An IT administrator who had been laid off from his job with US school bus routing software provider Edulog caused its systems to crash and erased its data back-ups.
On November 2 last year, days after Vladimir Shved was made redundant, several Edulog computers crashed simulateneouslym, according to a report in local newspaper The Missoulian. When staff attempted to restart them, the found that back-up files had been erased.
At first, Edulog offered to pay Shved an hourly rate to help restore the systems. However, he demanded that the company give him a three to five-year contract at $100 to $150 per hour, which it refused.
Shved was later shown to have caused the crash himself. Yesterday, he was given a deferred three year sentence for unlawful use of a computer. “I’m sorry about what happened. I think it was my biggest mistake of my life,” Shved told the court.
Shved joins the ignominious ranks of disgruntled former IT admins to have taken revenge on their former employer’s IT systems.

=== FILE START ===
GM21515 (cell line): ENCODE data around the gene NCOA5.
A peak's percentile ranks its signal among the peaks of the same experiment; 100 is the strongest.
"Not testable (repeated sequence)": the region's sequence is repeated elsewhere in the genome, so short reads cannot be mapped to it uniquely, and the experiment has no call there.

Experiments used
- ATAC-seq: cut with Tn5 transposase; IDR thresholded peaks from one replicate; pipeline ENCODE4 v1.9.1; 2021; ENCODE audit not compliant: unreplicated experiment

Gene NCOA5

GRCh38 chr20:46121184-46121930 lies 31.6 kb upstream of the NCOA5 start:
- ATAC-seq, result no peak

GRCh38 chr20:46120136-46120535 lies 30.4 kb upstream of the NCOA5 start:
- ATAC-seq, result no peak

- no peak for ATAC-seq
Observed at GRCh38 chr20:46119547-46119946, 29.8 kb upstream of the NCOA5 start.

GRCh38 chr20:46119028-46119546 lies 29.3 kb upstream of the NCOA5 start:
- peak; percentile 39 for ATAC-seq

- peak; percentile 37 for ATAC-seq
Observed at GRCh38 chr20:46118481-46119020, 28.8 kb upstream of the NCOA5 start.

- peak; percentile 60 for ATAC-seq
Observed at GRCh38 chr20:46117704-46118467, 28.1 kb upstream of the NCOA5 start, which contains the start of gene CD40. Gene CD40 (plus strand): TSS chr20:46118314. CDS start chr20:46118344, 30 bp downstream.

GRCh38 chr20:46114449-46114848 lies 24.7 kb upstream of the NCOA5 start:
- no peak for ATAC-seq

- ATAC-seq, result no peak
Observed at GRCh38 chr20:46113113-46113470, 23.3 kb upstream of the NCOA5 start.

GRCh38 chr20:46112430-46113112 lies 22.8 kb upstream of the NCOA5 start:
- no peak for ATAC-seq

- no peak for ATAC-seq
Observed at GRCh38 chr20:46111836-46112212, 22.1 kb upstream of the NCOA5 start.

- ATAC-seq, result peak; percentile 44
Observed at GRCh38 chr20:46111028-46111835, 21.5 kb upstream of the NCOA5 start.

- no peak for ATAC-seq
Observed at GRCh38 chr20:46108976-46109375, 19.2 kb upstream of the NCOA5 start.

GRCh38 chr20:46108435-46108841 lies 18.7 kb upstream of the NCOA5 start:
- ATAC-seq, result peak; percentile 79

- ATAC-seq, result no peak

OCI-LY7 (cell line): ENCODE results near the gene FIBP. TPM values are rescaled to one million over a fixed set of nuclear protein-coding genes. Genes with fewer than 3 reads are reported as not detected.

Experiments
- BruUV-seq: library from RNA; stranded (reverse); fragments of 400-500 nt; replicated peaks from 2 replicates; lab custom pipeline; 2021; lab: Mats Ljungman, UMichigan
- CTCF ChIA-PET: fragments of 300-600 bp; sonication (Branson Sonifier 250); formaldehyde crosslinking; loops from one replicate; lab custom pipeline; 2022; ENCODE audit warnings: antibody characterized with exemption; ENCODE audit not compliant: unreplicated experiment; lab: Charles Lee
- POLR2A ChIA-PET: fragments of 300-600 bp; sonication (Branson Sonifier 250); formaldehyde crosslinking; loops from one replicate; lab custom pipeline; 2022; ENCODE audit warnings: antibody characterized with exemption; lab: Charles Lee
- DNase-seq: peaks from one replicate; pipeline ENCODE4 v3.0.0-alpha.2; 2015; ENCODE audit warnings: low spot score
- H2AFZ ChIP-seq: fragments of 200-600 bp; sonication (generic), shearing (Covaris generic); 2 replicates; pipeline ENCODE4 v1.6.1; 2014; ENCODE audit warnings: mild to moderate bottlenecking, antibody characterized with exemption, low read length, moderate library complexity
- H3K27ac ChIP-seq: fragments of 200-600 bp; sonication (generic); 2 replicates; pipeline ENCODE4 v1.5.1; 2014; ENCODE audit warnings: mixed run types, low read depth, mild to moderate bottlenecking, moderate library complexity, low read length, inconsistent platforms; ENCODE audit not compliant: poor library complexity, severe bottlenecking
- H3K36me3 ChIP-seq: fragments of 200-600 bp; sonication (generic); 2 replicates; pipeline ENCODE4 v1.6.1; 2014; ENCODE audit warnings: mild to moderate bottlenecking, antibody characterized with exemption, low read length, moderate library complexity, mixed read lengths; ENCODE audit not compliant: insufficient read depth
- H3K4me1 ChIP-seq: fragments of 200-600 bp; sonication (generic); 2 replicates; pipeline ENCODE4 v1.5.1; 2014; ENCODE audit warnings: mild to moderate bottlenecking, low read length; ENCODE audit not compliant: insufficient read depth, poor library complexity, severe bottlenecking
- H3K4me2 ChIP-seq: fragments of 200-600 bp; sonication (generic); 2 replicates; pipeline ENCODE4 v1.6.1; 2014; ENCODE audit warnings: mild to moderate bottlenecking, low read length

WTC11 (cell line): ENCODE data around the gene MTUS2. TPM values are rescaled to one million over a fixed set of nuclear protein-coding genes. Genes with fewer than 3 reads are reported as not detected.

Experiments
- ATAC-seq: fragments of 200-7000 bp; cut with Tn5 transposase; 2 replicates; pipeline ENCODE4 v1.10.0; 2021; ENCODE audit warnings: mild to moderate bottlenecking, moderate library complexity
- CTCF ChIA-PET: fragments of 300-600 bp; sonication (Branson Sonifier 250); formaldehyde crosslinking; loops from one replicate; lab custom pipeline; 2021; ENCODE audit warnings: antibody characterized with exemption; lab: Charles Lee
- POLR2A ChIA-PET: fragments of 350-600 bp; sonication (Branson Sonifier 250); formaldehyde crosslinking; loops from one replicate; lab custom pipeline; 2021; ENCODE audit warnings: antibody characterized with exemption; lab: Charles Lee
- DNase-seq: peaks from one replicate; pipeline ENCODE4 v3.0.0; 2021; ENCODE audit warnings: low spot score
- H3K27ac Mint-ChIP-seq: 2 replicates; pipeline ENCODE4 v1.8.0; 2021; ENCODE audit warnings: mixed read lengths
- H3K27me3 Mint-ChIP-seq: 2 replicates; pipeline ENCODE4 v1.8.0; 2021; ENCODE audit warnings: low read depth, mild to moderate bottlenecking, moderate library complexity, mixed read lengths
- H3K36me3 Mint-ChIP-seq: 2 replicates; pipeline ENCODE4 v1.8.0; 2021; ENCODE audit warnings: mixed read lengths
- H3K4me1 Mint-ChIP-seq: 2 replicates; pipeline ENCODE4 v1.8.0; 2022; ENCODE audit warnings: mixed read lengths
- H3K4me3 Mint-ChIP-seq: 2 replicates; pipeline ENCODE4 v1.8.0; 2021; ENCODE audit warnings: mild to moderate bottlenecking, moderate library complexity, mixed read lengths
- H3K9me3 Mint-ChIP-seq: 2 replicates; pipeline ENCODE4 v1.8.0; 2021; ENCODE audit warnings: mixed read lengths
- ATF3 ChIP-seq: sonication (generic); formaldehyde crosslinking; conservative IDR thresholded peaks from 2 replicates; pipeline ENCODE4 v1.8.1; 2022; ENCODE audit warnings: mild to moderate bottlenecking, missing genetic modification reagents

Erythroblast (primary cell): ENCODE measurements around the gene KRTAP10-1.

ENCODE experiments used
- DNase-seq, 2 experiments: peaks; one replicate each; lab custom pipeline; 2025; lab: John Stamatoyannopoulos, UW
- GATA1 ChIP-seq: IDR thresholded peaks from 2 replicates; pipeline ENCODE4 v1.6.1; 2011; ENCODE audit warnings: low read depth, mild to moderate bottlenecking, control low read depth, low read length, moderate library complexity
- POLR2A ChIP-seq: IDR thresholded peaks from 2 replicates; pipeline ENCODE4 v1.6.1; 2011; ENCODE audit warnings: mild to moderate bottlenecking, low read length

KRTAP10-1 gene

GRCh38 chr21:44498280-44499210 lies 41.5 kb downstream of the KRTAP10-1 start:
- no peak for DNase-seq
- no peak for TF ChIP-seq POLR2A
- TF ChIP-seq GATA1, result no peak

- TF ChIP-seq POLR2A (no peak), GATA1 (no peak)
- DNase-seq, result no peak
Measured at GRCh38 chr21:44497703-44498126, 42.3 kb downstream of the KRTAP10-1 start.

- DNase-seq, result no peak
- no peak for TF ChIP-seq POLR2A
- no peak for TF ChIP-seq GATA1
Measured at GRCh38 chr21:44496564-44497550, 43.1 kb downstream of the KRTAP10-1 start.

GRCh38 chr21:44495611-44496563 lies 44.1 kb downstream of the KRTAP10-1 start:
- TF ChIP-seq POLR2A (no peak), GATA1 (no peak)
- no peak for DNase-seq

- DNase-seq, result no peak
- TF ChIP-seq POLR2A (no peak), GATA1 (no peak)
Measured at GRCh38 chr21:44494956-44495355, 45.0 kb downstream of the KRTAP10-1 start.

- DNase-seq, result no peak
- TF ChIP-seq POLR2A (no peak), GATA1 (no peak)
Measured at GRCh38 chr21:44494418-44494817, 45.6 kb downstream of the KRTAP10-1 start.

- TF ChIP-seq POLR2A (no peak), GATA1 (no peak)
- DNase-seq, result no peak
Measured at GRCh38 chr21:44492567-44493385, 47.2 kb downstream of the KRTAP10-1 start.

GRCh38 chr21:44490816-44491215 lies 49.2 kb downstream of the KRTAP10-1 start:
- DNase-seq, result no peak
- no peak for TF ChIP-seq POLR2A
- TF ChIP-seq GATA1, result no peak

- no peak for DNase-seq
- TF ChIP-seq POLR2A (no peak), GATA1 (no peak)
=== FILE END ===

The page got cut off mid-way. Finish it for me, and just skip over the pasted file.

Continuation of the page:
In December last year, a former IT worker for the US division of Japanese pharmaceutical company Shionogi was jailed for remotely deleting virtual machines that supported its business applications. Jason Cornish, who had also been laid-off, caused $300,000 in damage, and was only caught because he accessed the systems using free WiFi in a McDonalds restaurant. His credit card details revealed that he had been in that restaurant at the time of the attack.
In April 2011, a former employee of fashion label Gucci was indicted for allegedly hacking into the company’s IT systems and locking employees out, causing $20,000-worth of damage. However, it appears that Sam Chihlung Yi has yet to be tried.